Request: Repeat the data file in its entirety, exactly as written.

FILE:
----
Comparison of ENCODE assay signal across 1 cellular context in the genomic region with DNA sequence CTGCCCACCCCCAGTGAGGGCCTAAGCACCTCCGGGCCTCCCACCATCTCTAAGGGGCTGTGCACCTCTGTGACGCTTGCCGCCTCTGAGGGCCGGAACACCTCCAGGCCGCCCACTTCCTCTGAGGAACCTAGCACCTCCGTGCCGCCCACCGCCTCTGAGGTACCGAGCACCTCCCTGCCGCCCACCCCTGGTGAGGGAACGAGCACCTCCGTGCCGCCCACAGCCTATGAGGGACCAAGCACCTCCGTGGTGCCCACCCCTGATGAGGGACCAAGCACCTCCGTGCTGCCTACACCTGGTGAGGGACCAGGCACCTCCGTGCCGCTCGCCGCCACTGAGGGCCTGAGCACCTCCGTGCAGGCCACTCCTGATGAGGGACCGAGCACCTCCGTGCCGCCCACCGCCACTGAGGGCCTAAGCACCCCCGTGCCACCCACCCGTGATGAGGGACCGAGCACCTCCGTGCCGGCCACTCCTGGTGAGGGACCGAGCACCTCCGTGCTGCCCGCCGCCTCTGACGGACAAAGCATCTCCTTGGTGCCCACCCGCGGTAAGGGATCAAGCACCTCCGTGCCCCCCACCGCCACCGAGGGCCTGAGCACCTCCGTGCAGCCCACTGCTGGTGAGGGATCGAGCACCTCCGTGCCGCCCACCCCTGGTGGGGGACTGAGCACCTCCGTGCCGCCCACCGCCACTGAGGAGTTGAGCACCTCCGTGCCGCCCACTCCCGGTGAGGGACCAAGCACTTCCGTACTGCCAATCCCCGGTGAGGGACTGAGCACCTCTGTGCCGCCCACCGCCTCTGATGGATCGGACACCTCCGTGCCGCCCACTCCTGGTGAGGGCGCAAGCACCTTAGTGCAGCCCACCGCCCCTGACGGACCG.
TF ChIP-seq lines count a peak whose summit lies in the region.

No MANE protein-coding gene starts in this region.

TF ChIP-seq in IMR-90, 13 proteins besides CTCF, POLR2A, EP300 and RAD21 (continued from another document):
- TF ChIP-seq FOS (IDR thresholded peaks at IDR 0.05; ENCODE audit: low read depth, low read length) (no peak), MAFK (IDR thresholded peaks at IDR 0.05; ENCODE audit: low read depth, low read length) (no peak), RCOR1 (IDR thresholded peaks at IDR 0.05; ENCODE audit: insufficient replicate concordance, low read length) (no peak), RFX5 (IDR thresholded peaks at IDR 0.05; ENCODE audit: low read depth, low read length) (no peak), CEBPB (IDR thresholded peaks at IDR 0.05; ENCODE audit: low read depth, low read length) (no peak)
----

Comparison of ENCODE assay signal across 1 cellular context in the genomic region with DNA sequence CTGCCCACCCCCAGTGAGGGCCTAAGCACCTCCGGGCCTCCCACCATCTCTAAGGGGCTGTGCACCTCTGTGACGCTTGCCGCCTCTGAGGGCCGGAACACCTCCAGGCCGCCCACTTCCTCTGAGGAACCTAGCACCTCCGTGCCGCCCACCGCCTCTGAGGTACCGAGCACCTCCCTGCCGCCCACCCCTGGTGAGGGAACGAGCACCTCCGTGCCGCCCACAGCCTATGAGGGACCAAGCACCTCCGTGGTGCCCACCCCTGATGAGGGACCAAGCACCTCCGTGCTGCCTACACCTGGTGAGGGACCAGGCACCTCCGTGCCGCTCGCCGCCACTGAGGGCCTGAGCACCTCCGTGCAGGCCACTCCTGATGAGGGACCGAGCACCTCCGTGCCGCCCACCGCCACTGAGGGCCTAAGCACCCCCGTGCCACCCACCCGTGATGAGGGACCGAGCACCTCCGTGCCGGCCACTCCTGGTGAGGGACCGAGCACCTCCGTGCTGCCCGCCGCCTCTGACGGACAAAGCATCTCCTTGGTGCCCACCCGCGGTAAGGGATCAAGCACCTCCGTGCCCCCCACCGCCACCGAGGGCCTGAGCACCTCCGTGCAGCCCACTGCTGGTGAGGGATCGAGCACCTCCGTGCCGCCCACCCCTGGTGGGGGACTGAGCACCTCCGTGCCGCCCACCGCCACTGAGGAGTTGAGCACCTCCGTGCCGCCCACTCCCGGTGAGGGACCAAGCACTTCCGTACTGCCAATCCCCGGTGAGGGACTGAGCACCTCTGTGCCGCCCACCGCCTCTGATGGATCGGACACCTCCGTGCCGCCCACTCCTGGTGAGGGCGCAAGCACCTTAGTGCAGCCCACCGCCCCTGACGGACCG.
TF ChIP-seq lines count a peak whose summit lies in the region.

No MANE protein-coding gene starts in this region.

TF ChIP-seq in IMR-90, 13 proteins besides CTCF, POLR2A, EP300 and RAD21 (continued from another document):
- TF ChIP-seq FOS (IDR thresholded peaks at IDR 0.05; ENCODE audit: low read depth, low read length) (no peak), MAFK (IDR thresholded peaks at IDR 0.05; ENCODE audit: low read depth, low read length) (no peak), RCOR1 (IDR thresholded peaks at IDR 0.05; ENCODE audit: insufficient replicate concordance, low read length) (no peak), RFX5 (IDR thresholded peaks at IDR 0.05; ENCODE audit: low read depth, low read length) (no peak), CEBPB (IDR thresholded peaks at IDR 0.05; ENCODE audit: low read depth, low read length) (no peak)